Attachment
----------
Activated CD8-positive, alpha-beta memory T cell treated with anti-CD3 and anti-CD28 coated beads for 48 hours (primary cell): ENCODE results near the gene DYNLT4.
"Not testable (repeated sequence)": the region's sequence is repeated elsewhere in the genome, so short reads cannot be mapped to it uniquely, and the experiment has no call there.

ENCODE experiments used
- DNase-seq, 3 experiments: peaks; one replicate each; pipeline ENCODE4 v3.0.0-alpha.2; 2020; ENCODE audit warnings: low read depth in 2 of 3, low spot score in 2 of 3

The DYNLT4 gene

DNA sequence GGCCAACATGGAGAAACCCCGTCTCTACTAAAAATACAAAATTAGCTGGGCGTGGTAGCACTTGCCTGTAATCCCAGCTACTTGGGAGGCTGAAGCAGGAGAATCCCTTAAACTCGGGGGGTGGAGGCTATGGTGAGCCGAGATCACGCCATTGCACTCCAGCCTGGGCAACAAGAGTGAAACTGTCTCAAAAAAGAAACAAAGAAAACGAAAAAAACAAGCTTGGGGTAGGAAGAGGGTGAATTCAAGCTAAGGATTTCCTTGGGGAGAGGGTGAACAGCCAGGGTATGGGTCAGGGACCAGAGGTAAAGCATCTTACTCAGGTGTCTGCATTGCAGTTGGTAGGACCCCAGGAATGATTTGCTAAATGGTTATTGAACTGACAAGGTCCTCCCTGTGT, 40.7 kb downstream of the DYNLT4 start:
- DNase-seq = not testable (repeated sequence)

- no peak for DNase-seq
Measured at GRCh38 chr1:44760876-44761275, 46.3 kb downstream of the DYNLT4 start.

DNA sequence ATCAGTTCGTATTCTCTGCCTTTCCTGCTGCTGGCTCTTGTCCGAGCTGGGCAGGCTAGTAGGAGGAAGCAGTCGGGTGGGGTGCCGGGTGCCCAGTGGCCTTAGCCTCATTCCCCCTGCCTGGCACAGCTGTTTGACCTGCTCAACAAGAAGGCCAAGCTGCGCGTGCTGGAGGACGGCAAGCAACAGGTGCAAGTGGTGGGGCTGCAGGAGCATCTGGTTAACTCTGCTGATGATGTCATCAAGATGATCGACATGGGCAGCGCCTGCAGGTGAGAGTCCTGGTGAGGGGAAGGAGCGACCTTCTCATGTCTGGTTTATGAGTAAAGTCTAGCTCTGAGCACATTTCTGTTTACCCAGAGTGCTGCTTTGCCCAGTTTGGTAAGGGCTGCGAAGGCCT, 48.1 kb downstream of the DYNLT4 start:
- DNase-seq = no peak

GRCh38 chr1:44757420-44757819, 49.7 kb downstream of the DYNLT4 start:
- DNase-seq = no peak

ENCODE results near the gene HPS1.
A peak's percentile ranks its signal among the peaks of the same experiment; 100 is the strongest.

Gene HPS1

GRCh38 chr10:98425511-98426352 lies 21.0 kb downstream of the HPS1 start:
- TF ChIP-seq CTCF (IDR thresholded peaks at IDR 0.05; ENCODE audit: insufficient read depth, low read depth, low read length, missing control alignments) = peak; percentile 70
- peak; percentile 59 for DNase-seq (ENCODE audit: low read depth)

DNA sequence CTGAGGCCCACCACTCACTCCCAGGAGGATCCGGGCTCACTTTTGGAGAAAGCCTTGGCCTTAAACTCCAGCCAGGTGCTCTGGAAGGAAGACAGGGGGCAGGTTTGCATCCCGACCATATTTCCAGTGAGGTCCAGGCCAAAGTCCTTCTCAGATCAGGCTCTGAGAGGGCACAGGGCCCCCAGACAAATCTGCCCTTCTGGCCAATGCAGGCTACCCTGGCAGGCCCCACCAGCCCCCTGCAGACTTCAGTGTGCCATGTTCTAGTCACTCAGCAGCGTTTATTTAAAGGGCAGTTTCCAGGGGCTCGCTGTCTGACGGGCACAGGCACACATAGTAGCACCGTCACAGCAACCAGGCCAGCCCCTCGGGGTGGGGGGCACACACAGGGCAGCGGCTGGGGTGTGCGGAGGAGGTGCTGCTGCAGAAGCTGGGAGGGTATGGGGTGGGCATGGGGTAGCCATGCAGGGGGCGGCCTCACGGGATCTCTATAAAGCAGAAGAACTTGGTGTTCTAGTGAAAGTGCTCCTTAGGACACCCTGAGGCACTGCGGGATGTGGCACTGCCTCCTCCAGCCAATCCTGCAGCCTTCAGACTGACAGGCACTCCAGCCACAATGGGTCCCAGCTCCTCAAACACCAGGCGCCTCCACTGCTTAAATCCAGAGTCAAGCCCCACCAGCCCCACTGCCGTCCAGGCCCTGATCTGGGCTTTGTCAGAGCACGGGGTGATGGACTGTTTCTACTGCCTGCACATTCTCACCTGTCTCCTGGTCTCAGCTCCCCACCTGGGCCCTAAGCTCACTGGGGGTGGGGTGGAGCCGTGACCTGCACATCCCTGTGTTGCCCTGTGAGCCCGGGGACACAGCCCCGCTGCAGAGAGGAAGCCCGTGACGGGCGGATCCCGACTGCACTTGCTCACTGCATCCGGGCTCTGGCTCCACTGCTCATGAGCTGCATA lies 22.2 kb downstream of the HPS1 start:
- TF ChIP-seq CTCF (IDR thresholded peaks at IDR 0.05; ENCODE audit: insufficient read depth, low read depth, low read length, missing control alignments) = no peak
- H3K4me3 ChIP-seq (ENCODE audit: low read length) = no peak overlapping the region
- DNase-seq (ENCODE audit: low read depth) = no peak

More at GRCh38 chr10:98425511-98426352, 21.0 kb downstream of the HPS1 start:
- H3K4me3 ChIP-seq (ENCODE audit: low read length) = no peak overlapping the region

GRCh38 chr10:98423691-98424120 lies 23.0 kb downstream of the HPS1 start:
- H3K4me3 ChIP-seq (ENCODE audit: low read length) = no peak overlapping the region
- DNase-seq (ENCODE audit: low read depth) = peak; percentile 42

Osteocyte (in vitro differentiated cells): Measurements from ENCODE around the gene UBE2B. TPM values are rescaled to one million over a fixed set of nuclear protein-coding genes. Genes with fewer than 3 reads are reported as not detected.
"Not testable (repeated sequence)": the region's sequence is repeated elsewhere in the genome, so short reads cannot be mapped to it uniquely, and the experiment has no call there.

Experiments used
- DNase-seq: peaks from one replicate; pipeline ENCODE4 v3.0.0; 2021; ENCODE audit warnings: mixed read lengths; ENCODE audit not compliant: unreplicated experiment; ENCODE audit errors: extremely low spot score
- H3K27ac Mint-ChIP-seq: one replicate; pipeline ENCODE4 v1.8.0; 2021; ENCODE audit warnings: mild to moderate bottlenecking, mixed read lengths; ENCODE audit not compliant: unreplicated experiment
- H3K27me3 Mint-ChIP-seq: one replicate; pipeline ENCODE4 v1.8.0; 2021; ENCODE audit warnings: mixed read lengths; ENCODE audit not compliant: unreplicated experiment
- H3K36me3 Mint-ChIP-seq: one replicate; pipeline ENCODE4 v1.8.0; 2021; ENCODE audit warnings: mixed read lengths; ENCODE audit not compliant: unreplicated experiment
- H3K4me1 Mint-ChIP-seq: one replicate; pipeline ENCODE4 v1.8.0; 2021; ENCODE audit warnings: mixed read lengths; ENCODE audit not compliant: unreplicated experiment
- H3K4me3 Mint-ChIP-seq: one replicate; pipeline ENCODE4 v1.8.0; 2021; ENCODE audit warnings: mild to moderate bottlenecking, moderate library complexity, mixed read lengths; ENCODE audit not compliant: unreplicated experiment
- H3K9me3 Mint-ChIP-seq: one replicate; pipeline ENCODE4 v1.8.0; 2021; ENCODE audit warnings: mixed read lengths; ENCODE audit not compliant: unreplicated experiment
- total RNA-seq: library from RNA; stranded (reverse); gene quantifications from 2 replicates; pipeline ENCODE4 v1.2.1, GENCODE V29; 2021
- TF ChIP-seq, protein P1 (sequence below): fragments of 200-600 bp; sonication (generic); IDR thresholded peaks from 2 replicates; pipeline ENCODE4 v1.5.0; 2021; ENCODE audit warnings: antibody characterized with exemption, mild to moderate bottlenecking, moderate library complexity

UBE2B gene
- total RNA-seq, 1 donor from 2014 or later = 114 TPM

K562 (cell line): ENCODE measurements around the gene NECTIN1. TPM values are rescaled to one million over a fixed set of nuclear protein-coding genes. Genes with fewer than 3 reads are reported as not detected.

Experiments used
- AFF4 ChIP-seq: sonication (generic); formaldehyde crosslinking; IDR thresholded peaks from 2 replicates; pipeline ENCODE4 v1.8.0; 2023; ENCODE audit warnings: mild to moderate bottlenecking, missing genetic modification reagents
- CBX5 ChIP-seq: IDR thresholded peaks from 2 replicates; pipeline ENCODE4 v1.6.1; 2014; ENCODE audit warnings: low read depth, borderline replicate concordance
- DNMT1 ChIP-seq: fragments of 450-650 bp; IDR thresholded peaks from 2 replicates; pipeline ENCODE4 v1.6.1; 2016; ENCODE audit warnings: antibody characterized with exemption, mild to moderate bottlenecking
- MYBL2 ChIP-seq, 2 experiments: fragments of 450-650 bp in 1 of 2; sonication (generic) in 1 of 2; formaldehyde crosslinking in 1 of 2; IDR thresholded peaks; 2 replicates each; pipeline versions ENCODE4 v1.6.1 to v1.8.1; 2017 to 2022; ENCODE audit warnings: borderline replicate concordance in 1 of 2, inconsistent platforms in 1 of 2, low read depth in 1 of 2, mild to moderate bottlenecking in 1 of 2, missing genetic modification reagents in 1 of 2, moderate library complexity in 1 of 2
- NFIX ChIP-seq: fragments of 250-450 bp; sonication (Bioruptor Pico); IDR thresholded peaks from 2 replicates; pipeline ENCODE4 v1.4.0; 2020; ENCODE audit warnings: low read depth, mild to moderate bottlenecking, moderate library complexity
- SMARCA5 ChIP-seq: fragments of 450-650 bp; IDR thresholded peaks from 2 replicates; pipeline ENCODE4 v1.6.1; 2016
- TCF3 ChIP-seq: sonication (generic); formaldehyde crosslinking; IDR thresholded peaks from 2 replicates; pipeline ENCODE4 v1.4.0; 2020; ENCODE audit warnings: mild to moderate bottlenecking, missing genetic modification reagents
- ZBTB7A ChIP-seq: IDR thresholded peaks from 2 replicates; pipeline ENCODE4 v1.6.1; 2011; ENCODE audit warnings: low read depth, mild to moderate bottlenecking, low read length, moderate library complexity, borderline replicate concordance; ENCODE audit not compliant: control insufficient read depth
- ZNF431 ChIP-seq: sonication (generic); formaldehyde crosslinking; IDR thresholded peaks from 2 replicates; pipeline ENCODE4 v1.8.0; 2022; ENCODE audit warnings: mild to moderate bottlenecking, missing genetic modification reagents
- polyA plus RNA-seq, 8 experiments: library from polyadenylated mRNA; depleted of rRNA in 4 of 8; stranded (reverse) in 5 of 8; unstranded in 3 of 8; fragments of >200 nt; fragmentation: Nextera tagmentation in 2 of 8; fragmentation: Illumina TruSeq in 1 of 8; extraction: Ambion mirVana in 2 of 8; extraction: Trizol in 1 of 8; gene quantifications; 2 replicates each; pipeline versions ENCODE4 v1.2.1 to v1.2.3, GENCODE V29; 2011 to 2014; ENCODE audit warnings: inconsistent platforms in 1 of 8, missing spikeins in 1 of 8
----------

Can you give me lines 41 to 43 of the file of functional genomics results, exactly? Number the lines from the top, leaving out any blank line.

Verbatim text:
UBE2B gene
- total RNA-seq, 1 donor from 2014 or later = 114 TPM

K562 (cell line): ENCODE measurements around the gene NECTIN1. TPM values are rescaled to one million over a fixed set of nuclear protein-coding genes. Genes with fewer than 3 reads are reported as not detected.